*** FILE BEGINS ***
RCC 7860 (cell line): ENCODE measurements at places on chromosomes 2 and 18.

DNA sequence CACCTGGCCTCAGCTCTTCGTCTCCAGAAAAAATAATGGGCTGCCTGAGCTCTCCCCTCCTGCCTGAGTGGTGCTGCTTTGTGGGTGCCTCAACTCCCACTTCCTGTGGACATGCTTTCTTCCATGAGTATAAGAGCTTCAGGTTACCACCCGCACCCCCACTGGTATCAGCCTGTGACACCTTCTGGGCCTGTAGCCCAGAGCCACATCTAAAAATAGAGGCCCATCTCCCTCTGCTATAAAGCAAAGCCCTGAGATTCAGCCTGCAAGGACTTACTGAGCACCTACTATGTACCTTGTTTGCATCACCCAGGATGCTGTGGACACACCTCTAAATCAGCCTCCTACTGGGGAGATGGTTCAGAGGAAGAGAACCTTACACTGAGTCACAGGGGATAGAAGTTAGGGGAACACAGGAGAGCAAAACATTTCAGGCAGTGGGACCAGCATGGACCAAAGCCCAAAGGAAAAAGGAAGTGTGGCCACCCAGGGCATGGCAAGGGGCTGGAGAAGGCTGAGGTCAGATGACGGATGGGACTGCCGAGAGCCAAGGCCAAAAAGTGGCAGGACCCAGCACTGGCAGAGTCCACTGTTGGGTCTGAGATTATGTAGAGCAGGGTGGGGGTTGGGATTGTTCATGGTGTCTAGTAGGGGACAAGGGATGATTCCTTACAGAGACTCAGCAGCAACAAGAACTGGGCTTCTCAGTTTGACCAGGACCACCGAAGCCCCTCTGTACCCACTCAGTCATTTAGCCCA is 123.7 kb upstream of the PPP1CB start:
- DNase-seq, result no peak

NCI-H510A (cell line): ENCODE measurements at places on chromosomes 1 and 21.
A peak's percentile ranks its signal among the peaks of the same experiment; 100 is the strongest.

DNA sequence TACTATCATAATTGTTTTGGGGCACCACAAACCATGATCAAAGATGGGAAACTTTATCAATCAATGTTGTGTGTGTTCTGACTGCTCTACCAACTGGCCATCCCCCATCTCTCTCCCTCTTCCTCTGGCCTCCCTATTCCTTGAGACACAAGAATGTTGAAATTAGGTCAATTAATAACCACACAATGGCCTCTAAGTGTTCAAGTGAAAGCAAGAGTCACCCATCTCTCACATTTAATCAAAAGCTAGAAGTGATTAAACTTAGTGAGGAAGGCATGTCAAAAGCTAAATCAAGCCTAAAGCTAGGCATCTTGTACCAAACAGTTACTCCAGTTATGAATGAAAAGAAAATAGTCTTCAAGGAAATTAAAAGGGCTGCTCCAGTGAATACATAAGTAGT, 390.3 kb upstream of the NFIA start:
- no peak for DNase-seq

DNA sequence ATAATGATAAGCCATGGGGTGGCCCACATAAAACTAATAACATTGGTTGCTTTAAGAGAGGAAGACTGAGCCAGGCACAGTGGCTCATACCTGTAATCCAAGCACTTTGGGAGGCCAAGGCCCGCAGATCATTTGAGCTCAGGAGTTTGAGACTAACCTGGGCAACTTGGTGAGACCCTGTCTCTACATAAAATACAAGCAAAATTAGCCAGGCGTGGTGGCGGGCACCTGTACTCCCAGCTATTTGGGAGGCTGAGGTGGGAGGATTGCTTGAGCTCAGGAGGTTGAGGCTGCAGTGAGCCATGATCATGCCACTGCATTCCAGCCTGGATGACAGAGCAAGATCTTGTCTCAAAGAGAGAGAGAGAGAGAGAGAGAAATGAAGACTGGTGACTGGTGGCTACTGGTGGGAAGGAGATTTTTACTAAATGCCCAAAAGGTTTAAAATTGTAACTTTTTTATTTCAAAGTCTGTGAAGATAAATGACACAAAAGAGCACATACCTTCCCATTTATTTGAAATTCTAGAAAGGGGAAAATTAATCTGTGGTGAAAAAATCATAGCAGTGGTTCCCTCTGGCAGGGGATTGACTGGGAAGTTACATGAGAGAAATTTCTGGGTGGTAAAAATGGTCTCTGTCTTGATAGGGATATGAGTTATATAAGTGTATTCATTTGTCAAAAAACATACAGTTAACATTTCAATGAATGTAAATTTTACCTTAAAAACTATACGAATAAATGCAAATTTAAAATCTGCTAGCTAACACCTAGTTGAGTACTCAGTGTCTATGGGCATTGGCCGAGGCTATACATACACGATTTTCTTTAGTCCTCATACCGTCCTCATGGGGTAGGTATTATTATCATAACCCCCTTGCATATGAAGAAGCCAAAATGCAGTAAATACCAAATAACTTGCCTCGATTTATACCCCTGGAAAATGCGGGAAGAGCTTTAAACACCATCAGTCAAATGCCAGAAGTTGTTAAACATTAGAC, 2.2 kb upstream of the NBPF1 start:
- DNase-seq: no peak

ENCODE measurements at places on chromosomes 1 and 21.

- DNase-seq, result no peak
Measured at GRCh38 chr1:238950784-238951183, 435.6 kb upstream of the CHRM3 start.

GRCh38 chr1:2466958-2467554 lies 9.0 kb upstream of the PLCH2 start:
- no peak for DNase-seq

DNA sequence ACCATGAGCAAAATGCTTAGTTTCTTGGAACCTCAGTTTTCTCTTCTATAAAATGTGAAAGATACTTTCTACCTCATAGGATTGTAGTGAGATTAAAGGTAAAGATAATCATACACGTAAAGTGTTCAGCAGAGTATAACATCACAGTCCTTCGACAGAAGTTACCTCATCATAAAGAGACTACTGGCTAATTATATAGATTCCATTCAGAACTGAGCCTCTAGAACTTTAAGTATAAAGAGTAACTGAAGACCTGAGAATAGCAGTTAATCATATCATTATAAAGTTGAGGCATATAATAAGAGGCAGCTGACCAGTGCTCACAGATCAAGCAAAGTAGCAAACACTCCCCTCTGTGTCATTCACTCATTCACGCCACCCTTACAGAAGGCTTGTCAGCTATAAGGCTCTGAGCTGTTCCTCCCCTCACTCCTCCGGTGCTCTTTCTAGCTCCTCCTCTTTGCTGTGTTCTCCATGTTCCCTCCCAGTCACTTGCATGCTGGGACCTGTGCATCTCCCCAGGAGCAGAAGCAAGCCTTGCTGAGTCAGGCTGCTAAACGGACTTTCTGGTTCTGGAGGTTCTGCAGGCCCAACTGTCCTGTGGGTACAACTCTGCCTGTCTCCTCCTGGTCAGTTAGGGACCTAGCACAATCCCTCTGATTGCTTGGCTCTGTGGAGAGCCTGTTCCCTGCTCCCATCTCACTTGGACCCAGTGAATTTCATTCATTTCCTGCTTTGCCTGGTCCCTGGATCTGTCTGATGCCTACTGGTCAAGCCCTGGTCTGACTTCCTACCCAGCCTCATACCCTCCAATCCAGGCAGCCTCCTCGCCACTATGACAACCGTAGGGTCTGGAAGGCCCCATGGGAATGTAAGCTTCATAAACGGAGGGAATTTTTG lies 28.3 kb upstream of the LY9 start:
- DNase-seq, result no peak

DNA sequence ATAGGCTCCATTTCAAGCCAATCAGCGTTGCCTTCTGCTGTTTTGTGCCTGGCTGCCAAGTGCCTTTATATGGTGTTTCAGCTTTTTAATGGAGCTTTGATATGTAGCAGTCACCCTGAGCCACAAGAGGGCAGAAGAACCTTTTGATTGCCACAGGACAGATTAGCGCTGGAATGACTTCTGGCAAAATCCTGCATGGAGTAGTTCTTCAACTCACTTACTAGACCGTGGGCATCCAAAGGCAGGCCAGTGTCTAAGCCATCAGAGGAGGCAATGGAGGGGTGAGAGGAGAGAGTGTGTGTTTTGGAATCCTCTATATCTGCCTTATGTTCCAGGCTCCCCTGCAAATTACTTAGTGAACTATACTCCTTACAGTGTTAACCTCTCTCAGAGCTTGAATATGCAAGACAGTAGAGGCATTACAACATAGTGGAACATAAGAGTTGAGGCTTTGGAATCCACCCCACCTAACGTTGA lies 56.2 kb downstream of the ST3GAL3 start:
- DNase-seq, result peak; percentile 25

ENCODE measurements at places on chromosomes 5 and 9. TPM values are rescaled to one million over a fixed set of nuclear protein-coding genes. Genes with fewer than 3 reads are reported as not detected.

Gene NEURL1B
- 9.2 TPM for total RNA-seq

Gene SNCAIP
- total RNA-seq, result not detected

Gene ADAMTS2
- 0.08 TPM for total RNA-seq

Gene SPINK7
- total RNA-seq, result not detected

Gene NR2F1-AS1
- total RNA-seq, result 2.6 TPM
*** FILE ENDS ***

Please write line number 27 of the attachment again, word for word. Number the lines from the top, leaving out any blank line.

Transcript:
- total RNA-seq, result not detected